In 2009 Martijn Cremers from the University of Notre Dame and Antti Petajisto New York University (NYU) published a research paper introducing a new method for evaluating active fund managers. The researchers’ paper presented the term ‘ High Active Share ,’ a metric for analyzing the share of portfolio holdings that differ from the benchmark index holdings.
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By computing Active Share for domestic equity mutual funds from 1980 to 2003, the paper discovered that funds with the highest Active Share significantly outperform their benchmarks, both before and after expenses, and they exhibit strong performance persistence.
High Active Share Holding Key To Returns
Building on this initial paper, at the end of 2016 Cremers compiled another study (published in the Financial Analyst Journal) proposing the introduction of an ‘Active Fee’ instead of fixed cost for active managers based on data that shows managers with a high Active Share tend to outperform. However, the new paper proposes a slight adjustment to the traditional Active Share. This time around Cremers expresses Active Share as 100% minus the sum of the overlapping weights between the portfolio and its benchmark. Under the simplifying assumption that “one is solely interested in the relative performance to the benchmark (or assuming that both fund and benchmark have a similar risk), overlapping positions will not contribute to the relative performance.” For example, if the fund and its benchmark both have a 5% weighting in Apple, then the “actual performance of Apple stock is irrelevant for the relative performance of the fund, as Apple’s stock return will affect the fund and its benchmark identically.”
The paper also considers how investors can evaluate fund managers by their Active Share scores on the three pillars of active management – skill, conviction, and opportunity.
Active Share does not directly measure any of these factors, but it can be used to help build an assessment of each criterion. For example, the paper points out that the lower the Active Share, the higher the hurdle that the active manager must overcome in her portfolio’s Active Share to achieve relative outperformance – a measure of skill. The paper notes:
“As example of an actively managed fund with a relatively low Active Share, the AQR Large Cap Momentum Fund as of 2015:Q1 (henceforth ‘AQR Momentum’) has a 49% Active Share with respect to the S&P 500 Growth benchmark, and a gross expense ratio of 0.84% per year for its N retail share class. Therefore, its positions need to outperform its benchmark – available at an annual retail cost of about 0.15% per year – on average by 0.84% - 0.15% = 0.69% per year, in order to outperform the benchmark (ignoring risk). Its low Active Share of 49% indicates that only about half of the portfolio can contribute to any outperformance, such that the Active Share of the portfolio should outperform by at least 0.69%/0.49 = 1.41% per year (i.e., its hurdle rate).”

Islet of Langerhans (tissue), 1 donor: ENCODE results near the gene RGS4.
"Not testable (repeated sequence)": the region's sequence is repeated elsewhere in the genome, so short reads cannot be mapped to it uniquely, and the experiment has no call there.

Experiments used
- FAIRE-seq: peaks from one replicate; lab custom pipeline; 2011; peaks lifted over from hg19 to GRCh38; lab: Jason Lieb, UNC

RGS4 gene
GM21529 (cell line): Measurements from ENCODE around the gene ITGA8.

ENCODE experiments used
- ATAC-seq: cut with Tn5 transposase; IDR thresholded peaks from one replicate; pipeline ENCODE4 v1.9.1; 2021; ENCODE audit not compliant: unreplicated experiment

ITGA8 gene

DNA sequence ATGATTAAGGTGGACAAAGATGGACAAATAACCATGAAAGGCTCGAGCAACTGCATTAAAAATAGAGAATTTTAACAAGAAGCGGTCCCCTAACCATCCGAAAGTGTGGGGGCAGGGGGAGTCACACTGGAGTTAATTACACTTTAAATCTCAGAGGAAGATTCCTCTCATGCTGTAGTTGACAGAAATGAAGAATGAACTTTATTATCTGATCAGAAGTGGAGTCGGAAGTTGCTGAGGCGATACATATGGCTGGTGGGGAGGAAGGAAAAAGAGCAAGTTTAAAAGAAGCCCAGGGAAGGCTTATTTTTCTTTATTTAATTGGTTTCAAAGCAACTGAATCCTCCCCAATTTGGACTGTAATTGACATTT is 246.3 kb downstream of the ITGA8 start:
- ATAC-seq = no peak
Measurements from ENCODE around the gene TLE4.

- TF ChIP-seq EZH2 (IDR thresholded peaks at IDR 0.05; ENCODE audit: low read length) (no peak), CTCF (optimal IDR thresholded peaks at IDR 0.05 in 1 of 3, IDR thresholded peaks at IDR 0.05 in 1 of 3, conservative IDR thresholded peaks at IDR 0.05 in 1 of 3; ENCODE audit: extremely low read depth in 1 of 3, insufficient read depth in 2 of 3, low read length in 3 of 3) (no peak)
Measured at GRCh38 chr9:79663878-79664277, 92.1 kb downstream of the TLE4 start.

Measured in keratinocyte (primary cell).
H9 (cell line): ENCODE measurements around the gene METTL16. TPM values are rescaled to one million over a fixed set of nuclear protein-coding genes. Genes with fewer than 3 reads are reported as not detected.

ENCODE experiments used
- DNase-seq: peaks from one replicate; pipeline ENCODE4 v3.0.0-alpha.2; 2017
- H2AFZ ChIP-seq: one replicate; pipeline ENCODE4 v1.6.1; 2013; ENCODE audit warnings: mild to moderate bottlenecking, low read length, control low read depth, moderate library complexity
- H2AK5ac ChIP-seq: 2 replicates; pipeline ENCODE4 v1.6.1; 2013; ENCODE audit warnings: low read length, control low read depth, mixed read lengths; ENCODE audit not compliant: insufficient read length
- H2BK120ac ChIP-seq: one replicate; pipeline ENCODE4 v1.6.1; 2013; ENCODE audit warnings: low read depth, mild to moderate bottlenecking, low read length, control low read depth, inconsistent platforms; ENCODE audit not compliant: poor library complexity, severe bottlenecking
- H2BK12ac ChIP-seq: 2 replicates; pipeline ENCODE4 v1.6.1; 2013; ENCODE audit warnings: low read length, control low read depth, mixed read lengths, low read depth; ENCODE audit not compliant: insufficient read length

This forms the basis of the proposed Active Fee. In the above example, the active fee would be (0.84% - 51%*0.15%)/49% = 1.56% per year. This Active Fee concept is not in itself a new idea, it was first introduced by Cremers and Curtis in 2016, although the concept of excluding overlapping holdings is a new idea. The paper also introduces the new concept of calculating expense ratios in light of the fund’s Active Share and the cost of investing in the benchmark.
By analyzing the performance of active mutual funds between 1990 and 2015 according to this new Active Share metric, and superimposing the idea of Active Fee, Cremers reaches several key conclusions. Firstly, Active Share allows one to distinguish between funds that do and do not engage in a lot of stock picking – separating out the closet indexers from the real active managers. Second, the data shows that by avoiding low Active Share funds that are not cheap, investors would have been more likely to avoid underperforming funds – a fascinating result considering the current active vs. passive debate. And third the paper finds that there’s no evidence high Active Share funds have underperformed on average in the long-term, suggesting that “investors interested in individual stock pickers could use high Active Share as a starting point for fund selection, but with no ex-ante expectation that the typical high Active Share fund is going to either underperform or outperform.”
Maybe it’s too early to call the death of active management after all?
Cremers, Martijn and Petajisto, Antti, How Active is Your Fund Manager? A New Measure That Predicts Performance (March 31, 2009). AFA 2007 Chicago Meetings Paper; EFA 2007 Ljubljana Meetings Paper; Yale ICF Working Paper No. 06-14. Available at SSRN: https://ssrn.com/abstract=891719 or http://dx.doi.org/10.2139/ssrn.891719